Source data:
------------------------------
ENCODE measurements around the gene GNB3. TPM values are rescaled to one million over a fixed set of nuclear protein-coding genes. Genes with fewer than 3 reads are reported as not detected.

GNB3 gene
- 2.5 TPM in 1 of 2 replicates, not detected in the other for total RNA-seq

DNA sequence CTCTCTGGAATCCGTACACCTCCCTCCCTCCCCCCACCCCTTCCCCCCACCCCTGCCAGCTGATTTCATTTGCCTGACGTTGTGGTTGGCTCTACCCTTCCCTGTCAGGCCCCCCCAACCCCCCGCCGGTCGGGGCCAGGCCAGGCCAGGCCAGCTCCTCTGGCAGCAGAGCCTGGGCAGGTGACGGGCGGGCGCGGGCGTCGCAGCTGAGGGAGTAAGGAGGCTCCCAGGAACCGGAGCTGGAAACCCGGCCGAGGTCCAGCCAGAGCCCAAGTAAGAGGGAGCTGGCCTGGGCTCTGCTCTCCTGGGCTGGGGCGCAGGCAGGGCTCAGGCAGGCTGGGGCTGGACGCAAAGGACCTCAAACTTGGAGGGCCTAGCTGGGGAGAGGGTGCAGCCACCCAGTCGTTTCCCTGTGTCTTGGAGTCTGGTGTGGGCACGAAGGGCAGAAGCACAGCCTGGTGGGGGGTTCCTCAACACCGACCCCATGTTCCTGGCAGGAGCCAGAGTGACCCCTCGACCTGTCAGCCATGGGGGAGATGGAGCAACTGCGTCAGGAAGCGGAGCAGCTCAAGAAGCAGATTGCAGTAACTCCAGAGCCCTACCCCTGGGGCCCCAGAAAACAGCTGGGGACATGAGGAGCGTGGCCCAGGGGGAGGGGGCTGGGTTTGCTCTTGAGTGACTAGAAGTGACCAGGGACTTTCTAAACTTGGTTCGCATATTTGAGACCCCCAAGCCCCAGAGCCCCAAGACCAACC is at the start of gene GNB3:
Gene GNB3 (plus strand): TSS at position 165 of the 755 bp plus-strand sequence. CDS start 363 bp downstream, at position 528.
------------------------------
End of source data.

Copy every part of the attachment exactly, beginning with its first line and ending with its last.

ENCODE measurements around the gene GNB3. TPM values are rescaled to one million over a fixed set of nuclear protein-coding genes. Genes with fewer than 3 reads are reported as not detected.

GNB3 gene
- 2.5 TPM in 1 of 2 replicates, not detected in the other for total RNA-seq

DNA sequence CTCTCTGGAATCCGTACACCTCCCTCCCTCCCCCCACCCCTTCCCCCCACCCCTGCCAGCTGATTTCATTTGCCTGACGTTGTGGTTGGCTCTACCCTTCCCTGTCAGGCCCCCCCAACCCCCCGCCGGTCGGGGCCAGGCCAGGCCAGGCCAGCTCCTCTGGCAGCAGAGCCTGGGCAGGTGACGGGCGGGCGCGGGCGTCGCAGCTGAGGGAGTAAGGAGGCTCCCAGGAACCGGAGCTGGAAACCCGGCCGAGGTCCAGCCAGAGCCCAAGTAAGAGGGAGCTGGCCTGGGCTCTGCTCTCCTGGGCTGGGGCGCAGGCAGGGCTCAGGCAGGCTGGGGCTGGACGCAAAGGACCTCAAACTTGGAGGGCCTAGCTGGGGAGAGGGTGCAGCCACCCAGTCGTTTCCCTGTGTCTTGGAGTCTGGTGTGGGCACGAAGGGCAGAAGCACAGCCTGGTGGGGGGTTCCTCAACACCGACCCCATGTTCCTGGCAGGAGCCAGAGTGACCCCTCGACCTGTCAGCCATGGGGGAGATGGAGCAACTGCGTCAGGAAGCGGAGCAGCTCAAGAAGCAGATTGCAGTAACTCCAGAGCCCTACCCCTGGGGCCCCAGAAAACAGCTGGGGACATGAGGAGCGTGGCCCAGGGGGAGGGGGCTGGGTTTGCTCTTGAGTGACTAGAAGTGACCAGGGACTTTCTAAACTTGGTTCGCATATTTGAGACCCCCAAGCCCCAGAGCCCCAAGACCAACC is at the start of gene GNB3:
Gene GNB3 (plus strand): TSS at position 165 of the 755 bp plus-strand sequence. CDS start 363 bp downstream, at position 528.